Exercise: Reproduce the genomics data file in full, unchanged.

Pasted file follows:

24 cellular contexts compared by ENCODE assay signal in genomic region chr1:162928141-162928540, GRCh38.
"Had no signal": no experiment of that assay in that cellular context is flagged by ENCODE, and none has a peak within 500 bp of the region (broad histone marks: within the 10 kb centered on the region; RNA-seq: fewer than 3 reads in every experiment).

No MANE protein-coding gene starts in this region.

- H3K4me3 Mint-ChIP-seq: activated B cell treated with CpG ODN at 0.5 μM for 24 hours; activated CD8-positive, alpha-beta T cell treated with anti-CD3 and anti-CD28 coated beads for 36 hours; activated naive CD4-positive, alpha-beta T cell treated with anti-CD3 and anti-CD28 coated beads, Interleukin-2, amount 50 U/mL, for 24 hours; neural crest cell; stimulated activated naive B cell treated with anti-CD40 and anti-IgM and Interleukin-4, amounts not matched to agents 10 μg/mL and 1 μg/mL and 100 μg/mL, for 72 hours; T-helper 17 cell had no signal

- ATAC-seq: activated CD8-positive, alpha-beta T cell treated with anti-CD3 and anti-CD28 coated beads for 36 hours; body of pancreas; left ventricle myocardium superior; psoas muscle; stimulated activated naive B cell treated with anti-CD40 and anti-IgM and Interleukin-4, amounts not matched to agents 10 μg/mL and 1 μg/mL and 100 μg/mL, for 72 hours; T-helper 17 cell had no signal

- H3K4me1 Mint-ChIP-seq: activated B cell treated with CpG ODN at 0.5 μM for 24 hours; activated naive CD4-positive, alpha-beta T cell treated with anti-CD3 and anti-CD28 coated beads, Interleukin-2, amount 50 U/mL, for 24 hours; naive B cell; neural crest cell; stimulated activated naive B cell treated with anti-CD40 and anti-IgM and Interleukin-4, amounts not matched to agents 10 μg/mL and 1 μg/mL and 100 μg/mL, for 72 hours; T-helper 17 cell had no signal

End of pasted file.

24 cellular contexts compared by ENCODE assay signal in genomic region chr1:162928141-162928540, GRCh38.
"Had no signal": no experiment of that assay in that cellular context is flagged by ENCODE, and none has a peak within 500 bp of the region (broad histone marks: within the 10 kb centered on the region; RNA-seq: fewer than 3 reads in every experiment).

No MANE protein-coding gene starts in this region.

- H3K4me3 Mint-ChIP-seq: activated B cell treated with CpG ODN at 0.5 μM for 24 hours; activated CD8-positive, alpha-beta T cell treated with anti-CD3 and anti-CD28 coated beads for 36 hours; activated naive CD4-positive, alpha-beta T cell treated with anti-CD3 and anti-CD28 coated beads, Interleukin-2, amount 50 U/mL, for 24 hours; neural crest cell; stimulated activated naive B cell treated with anti-CD40 and anti-IgM and Interleukin-4, amounts not matched to agents 10 μg/mL and 1 μg/mL and 100 μg/mL, for 72 hours; T-helper 17 cell had no signal

- ATAC-seq: activated CD8-positive, alpha-beta T cell treated with anti-CD3 and anti-CD28 coated beads for 36 hours; body of pancreas; left ventricle myocardium superior; psoas muscle; stimulated activated naive B cell treated with anti-CD40 and anti-IgM and Interleukin-4, amounts not matched to agents 10 μg/mL and 1 μg/mL and 100 μg/mL, for 72 hours; T-helper 17 cell had no signal

- H3K4me1 Mint-ChIP-seq: activated B cell treated with CpG ODN at 0.5 μM for 24 hours; activated naive CD4-positive, alpha-beta T cell treated with anti-CD3 and anti-CD28 coated beads, Interleukin-2, amount 50 U/mL, for 24 hours; naive B cell; neural crest cell; stimulated activated naive B cell treated with anti-CD40 and anti-IgM and Interleukin-4, amounts not matched to agents 10 μg/mL and 1 μg/mL and 100 μg/mL, for 72 hours; T-helper 17 cell had no signal